Here’s a close-up of the art. Like this, he looks a bit like a White Lantern, which makes him so out of place for so many reasons because despite the presence of infinite earths, there was no White Lantern Corps yet and also every other character is purple. To rectify this, I have done a quick and dirty digitizing and coloring which you can see below.

coloredhal

I’m pretty happy with my very peripheral piece of impossible comic book history and with my experience meeting Mr. Pérez, a very pleasant and patient gentleman.

Advertisements

creepyplate

The World’s Second Greatest Detective was the proud recipient of a number of creative and practical items from one of our talented friends. Like me, he likes to cover lighters in pictures and glue, but he also works with a number of other materials. He gave us three light plates, which I brought to Wonder Root. The one pictured above can be found in the rear washroom. The one below can be found right outside the Darkroom.

gadaredevilplate

One of the light switches in the Ceramics Studio didn’t have a light switch cover at all. Luckily the Joker swung in to save the day.

jokerplate
Additionally, there were lighters.

lightersfromjason

All these very thoughtful gifts were bestowed upon us at our Spring Festival party where we introduced Sichuan Hot Pot (火锅) to our friends who proved themselves worthy of our friendship by eating a lot. We held the party on February 8, 2014 (aka 2/8/14 Green Lantern Day) so the Green Lantern lighter was especially appropriate. As everyone knows, however, Green Lantern stuff is always an appropriate gift, so we ran into each other again last night at a friend’s party. He and his wife gave my wife and I some buttons (not hand-crafted, but hand-selected)-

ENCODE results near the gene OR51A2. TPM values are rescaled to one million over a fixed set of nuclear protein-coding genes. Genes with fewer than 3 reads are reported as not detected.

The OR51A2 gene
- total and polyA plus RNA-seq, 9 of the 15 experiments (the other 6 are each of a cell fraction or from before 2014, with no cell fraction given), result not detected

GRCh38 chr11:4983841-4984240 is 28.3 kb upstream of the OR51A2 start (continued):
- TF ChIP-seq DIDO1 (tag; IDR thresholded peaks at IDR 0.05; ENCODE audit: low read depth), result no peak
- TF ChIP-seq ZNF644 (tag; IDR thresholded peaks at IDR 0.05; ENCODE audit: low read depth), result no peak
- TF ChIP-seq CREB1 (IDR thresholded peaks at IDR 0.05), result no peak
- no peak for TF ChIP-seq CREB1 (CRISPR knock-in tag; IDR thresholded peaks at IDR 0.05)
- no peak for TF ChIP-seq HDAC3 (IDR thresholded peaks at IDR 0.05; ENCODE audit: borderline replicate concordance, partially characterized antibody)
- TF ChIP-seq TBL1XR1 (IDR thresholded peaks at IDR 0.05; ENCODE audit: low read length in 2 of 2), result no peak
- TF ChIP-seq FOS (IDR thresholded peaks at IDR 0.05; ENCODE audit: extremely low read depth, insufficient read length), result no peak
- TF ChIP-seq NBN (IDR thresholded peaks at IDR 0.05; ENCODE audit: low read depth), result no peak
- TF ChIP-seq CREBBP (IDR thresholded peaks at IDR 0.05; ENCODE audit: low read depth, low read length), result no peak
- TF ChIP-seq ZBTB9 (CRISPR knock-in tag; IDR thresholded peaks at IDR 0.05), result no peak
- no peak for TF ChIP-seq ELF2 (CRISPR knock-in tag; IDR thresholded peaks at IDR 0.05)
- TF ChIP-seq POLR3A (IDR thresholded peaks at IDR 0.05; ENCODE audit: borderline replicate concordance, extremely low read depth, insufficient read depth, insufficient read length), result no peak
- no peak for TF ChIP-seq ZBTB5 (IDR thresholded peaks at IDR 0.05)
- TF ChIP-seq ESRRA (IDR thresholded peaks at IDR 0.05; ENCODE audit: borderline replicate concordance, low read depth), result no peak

buttons

Yeah, the cat one are pretty cute.

Green_Lantern_v.4_24

While WXL is officially a comic book blog, it’s been a while since I addressed an comics-related issue. I’ve been rereading the Green Lantern/Green Lantern Corps, starting with Rebirth. I’ve just finished The Sinestro Corps War and will probably stop after the other Lantern Corps are introduced, but before Blackest Night goes into full swing. It’s hard to read this material without considering the impact that Geoff Johns has had on the Green Lantern and the DC multiverse in general. When Johns and his various and very talented partners-in-crime brought Hal Jordan back as a Green Lantern, he had been possessed by both Parallax and the Spectre, spent a bit of time with the Phantom Stranger, and played a role in bringing about the destruction of both the Green Lantern Corps and his hometown Coast City. In the books leading up to Blackest Night, the GL creative team resolved the matter of Parallax’s infection of Hal somewhat, enabled Hal to shed the Spectre, returned the ring to Hal’s finger, reestablished the Corps and established additional colors, and brought Coast City back from its ashes.